Laws of the Blood 4: Deceptions: Deceptions

This is a work of fiction. Names, characters, places, and incidents are either the product of the author’s imagination or are used fictitiously, and any resemblance to actual persons, living or dead, business establishments, events or locales is entirely coincidental.




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Copyright ©
Susan Sizemore

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Electronic edition: MARCH, 2003


For Team LOTB—Jane, Marguerite, Terri, and Chris—who get to see all my typos, missed words, grammar disasters, forgotten plot points, and research screwups before anyone else. Thank you, ladies, for making me look good . . . even if I do pout when you point all this stuff out.


Law: For each city, there is but one Enforcer, whose word is to be obeyed in all things.



“Not here.”

“You don’t even know—”

Sara put a finger over Gerry’s lips. “You’ve got that fanatical look in your eye again.”

“I—” he said around her finger.

Why did he have to be this way? Why here? Gerry Hansell wasn’t any good at giving up. About every six months he brought the subject up to Sara. “Come on,” she said. “Outside.”

Sara stood, lunch bag clutched in her hand, and marched Gerry through the crowd in the cool interior of the building. It was always crowded, full of tour groups, but since it was such a huge place, the hordes of tourists went almost unnoticed. She came here because she lived in the neighborhood, and it had become a convenient meeting place for her and her colleagues.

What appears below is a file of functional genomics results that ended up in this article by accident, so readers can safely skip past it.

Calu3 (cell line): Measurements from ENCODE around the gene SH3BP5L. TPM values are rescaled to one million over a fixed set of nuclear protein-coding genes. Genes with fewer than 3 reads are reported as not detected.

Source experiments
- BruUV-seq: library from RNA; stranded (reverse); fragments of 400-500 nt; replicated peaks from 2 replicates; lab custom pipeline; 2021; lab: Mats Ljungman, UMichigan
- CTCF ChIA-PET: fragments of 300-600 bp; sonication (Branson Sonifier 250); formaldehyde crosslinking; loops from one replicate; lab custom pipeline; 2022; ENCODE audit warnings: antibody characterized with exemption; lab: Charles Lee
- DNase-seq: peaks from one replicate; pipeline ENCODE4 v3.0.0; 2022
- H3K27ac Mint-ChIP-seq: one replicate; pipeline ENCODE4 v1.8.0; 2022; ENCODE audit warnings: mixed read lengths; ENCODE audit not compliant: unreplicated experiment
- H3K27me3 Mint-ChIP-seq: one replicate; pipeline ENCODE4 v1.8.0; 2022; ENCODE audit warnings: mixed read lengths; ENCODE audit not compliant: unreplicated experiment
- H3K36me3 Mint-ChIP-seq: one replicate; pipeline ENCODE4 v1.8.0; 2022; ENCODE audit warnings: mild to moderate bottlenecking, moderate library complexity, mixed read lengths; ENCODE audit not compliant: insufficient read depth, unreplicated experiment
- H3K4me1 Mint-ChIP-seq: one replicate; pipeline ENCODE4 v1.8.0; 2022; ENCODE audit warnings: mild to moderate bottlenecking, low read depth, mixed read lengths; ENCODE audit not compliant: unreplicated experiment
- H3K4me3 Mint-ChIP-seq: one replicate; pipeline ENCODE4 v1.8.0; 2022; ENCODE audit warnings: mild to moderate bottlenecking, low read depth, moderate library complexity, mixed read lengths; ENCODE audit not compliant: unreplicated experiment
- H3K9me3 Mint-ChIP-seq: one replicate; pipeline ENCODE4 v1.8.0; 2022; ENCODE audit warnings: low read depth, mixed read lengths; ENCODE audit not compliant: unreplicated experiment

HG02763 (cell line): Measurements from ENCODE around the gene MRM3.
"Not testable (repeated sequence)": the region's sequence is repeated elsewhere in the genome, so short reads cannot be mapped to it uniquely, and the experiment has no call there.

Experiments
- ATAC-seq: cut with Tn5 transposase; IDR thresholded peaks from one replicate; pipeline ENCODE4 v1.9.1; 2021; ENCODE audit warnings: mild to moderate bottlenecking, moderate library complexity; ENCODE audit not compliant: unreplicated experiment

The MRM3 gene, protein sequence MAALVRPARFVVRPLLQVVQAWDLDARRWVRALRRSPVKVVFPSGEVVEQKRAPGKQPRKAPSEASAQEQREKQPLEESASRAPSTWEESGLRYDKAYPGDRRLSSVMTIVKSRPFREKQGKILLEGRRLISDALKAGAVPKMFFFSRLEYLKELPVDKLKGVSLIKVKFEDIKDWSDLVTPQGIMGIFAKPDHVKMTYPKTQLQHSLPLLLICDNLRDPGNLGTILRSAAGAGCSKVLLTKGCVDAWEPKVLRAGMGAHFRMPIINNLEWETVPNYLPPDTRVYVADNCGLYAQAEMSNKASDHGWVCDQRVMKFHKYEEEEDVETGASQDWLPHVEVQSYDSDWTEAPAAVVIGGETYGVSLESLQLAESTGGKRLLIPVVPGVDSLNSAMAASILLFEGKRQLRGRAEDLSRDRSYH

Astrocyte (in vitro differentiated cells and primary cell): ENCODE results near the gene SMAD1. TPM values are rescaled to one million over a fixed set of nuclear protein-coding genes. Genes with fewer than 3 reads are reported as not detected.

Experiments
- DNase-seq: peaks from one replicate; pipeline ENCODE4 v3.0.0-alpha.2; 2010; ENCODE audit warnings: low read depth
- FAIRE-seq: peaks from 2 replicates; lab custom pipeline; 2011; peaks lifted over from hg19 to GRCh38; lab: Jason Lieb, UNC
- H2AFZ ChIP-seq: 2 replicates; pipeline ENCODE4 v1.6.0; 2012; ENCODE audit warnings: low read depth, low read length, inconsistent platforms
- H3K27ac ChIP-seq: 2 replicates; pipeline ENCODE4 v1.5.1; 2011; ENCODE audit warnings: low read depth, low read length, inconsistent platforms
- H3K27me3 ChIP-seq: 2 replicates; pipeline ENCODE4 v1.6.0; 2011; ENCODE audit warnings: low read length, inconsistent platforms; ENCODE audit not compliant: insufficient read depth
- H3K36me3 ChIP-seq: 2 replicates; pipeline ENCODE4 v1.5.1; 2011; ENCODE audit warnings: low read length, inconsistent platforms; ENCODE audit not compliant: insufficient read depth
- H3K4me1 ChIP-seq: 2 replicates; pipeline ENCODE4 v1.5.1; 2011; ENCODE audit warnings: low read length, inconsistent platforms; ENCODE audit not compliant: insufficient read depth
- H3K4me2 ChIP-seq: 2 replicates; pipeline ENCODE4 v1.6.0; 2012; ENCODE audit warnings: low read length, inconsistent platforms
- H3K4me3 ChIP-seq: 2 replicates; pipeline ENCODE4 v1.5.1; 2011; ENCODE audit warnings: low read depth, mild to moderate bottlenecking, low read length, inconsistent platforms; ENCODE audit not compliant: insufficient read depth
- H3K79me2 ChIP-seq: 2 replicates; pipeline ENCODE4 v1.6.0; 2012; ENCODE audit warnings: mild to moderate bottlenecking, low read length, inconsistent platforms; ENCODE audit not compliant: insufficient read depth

They went out into the muggy summer air and down a long flight of steps to the herb garden. It was a quiet place, redolent of sun-warmed lavender, almost deserted, but for the black squirrels that spotted them the moment
they sat on a bench near a wall fountain. Sara was too soft not to toss cold greasy fries to the little beggars out of her fast food bag as Gerry started up again.

“We ought to talk to her. We can make it work.”

“She doesn’t want to hear it, and no, we can’t.”

“You could talk to her. She listens to you.”

“Nice wheedling, kid, but it doesn’t match the facts. She’s the boss. I live to serve.”

“So do we all, but you’re—”

“Her liaison, carrying out her bidding without power or influence.”

Gerry laughed.

Sara frowned at him. They had other things to discuss; things they could actually do something about. But instead of putting a firm damper on his enthusiasm for this particular subject, she asked, “What do you want to try this time? Put together some polling numbers? I can just imagine the phone calls to focus groups. ‘On a scale of one to ten, sir, do you believe that vampires exist?’ ”

“Yes,” he answered with ringing enthusiasm.

“ ‘If vampires exist’,” Sara continued the imaginary poll, “ ‘would you, A) Stake them through the heart, B) Expose them to sunlight, C) Use them in medical experimentation, or, D) Allow them to run for Congress.’ ”

“We wouldn’t want vampires in Congress,” Gerry answered. “They’re all Republicans.”

“Fiscally conservative does not necessarily translate as Republican.” Sara defended their mistress and all their mistress’s kind. “The point is, we can’t poll public opinion of—” She looked around the quiet garden. “—vampires.”

“The point is,” Gerry said, “that the time is not
when there is nowhere left for them to hide, the time is here.” He slapped a hand down hard on the bench for emphasis. “They need to face it.”

“They won’t.”

“The world has grown too small, technology is too pervasive. Discovery is inevitable. They should do it on
their own terms. They have to come out before somebody without their best interests at heart does it for them. We need to introduce the idea to the public slowly, build a positive image.”